This chapter illustrates why and how the existing theoretical models in the study of ethnopolitics need to be updated in light of the latest developments and the increasing impact of new catalysts. These are, namely, anti-immigration and the rise of the populist and radical right across Central and Eastern Europe. This chapter hints that the more systematic cooperation between academic experts in nationalism and academic experts in the populist and radical right will enable: (a) the former to assess more accurately the degree to which new variables such as Euroscepticism and anti-immigrant trends can reshape ethnopolitics, both as a living reality and a field of study, across Central and Eastern Europe; (b) the latter to formulate new interpretative models about how (right-wing) populist and Eurosceptic actors embed their agendas inside the pre-existing political cultures of nationalism and particularistic identity and memory politics. This chapter introduces and outlines the ethnosymbolic approach as well as the triadic and quadratic configurations of ethnopolitics. Then, it proceeds into a more empirical assessment of the applicability of these theoretical approaches in a series of case studies during the 1990s, as well as the more recent emergence of new catalysts and the ensuing necessity to update and upgrade the existing theoretical models.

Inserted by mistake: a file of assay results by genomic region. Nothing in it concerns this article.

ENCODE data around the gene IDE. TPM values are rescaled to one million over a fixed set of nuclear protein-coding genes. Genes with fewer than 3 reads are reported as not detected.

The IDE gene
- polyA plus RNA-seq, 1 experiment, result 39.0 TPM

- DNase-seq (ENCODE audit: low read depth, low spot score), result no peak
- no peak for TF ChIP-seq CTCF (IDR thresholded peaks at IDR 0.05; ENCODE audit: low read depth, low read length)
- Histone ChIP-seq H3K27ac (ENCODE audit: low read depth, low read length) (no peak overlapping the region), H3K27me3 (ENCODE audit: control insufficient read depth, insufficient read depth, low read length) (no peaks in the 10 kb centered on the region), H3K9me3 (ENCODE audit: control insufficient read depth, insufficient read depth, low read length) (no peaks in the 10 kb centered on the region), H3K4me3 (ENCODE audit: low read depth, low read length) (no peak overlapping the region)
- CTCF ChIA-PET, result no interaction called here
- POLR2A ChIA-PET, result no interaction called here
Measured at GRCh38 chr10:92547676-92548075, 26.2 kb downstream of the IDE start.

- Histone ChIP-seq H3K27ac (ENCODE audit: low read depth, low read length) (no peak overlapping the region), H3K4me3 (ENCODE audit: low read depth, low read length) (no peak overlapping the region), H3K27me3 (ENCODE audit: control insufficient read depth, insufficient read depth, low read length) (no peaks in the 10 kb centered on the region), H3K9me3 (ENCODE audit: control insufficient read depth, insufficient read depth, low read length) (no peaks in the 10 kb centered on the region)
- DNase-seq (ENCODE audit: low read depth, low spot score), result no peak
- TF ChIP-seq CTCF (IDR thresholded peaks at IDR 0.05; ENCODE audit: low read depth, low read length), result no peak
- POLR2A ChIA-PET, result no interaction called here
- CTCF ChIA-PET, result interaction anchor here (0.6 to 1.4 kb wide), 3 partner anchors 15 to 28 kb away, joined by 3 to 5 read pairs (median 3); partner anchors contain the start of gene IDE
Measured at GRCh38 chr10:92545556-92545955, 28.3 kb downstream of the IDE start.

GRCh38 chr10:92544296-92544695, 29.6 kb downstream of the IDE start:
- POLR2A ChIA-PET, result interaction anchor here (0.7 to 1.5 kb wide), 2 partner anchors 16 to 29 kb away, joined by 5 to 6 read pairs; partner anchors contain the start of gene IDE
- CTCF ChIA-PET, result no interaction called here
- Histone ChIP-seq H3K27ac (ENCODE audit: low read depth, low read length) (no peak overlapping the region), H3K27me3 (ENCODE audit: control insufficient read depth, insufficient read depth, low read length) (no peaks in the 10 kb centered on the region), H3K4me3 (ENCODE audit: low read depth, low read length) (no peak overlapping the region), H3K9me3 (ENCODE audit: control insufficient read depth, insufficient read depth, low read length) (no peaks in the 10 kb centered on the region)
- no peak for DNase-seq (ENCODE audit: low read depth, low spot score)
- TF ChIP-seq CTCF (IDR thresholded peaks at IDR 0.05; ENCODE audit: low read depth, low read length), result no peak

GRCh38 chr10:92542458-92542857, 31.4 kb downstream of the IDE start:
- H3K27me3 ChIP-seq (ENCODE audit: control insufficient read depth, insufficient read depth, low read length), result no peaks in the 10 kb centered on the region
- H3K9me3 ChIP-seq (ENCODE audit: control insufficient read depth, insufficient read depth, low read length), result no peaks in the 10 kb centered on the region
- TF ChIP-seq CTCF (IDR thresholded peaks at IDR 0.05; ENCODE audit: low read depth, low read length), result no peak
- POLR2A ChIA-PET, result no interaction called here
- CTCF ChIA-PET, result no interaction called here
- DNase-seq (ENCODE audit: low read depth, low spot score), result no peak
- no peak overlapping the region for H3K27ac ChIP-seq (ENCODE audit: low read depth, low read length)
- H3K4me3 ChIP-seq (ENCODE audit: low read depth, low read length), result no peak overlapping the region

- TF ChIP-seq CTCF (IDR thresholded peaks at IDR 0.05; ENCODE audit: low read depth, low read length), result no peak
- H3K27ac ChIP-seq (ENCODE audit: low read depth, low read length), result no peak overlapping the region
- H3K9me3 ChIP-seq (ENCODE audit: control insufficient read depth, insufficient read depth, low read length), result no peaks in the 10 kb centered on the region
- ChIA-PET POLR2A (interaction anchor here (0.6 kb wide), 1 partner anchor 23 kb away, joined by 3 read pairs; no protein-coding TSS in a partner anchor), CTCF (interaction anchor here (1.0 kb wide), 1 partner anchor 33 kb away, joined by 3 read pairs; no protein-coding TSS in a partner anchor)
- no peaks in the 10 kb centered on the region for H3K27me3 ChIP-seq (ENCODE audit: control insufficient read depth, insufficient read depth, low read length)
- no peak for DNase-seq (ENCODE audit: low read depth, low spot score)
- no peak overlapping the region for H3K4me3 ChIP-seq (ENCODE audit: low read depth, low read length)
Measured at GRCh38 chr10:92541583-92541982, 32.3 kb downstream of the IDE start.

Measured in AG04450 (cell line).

- Far right
- Central and Eastern Europe
This piece has been authored courtesy of an individual research fellowship, as part of the Marie Skłodowska-Curie actions (Horizon 2020 - project name: 749400-MERWBKBS).
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Petsinis, V. (2020). Ethnopolitics Across Central and Eastern Europe in a State of Flux: Time for Updating and Upgrading?. In: Bogdanova, O., Makarychev, A. (eds) Baltic-Black Sea Regionalisms. Springer, Cham. https://doi.org/10.1007/978-3-030-24878-9_3
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